Countisbury and Porlock and not a glimpse of the lighthouse!….

Another grey day dawned, but again it stayed dry until about 4.30, just as we were getting back in the car for home – so all good by us! Our aim today was to visit or at least see the Lynmouth Lighthouse and unfortunately on this matter we completely failed! We parked up above Countisbury with spectacular views over Exmoor and set off for the lighthouse.

We passed the pretty little parish church of Countisbury and soon had amazing views of both Lynton and Lynmouth.

Over Butter Hill onto the Foreland and up to Foreland Point and this was as near as we got to the lighthouse, about 100 feet vertically up above the lighthouse!

Could we see it from any angle? No not a chance, we even wandered a mile or so along the coastal path towards Porlock to see if we could peer around the corner at it – again not a chance. You can see the access road just disappearing around to the lighthouse in the bottom right hand corner of this photo, but it was a long way around and down – so you will have to take my word for it!

I reckon that is Hurlestone Point in the distance, so perhaps you can see it from there?

Our next stop was to be Porlock, though we had an enforced stop, whilst some sheep were relocated to pastures new and I did take a quick viewing stop before we went down into Porlock, to catch the bay from above and was joined by a couple of Exmoor ponies, who were not in the least impressed by the view!

Porlock is very similar to Lynmouth, with its narrow Main Street, populated with individual shops and tea rooms, prominent church, with a very unusual spire.

We wandered down to get a glimpse of the sea, but here again we came unstuck as the route we had chosen took us across a large expanse of marshland before eventually meeting the stony beach and we didn’t have the time, or indeed particularly the inclination to venture that far!

A good old walk, if a somewhat frustrating day – you see you can’t tell everything by looking at Mr OS, sometimes a friendly nod in the right direction is required!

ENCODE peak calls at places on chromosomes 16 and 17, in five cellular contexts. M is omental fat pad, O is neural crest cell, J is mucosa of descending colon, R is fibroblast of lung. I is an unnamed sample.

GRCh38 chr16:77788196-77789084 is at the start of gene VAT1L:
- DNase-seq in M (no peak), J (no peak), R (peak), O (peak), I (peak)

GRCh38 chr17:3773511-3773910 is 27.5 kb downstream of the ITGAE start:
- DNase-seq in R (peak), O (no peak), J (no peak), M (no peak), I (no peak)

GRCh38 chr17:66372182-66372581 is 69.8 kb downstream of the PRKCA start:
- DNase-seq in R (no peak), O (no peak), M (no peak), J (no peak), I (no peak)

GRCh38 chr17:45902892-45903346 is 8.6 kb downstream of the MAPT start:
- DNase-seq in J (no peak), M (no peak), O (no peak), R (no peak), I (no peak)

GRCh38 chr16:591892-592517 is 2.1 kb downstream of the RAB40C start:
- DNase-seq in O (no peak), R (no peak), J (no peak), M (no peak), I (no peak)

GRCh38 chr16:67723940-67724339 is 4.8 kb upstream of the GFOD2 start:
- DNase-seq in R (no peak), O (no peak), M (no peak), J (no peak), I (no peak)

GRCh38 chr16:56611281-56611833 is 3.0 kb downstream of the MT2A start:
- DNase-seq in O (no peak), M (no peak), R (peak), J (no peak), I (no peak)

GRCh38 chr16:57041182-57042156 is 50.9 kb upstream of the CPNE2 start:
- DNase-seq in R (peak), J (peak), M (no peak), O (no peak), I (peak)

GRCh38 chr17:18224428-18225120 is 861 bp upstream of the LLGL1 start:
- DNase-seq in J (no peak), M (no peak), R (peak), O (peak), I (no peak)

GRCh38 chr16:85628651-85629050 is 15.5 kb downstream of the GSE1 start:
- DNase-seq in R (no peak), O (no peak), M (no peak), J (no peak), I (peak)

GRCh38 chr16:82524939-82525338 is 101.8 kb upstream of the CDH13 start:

Two thoughts of the day:

Perhaps this blog will provide a friendly nod and help you find what you are looking for?

Spotted a nice little chippy in Dulverton when we popped in for some supplies, in a very well stocked Co-op on the way back and it smelt really good so I think that is a date for next week!

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Ilfracombe wears it’s Victorian influence so well…

Similar day to yesterday, mostly sunny and dry but with some heavy showers and quite a chilly wind. I didn’t fancy going far, so we ventured into Ilfracombe and what a lovely Victorian town it is. Now I had previously written the town off, judged on the main High St, as being a bit run down, but as we explored the seafront and harbour, I believe that to have been unfair.

The sea is largely separated from the town by a series of hills and gardens running down the slopes to the town. These hills provide excellent views both out to sea and of the town.

Firstly we went to gave a look at the Tunnels beaches, unfortunately though they are closed until Easter, however we had a sneaky look from up above.

These were opened in Victorian times, with access created through the hillside, by tunnel to two beaches and sea pools, one for the ladies and one for the gentleman! How fab? Access is now £2.50 for an adult for the day.

Further along the front is the main beach, not massive but very attractive, Poppydog loved it, charging in, out, over and around!

The sand or really very fine shingle is grey, reflecting its main component being slate. We also found a nice little selection of sea glass on this beach,

The twin domes of the Theatre offer an interesting dimension to the background, seen as we start to climb Capstone Hill.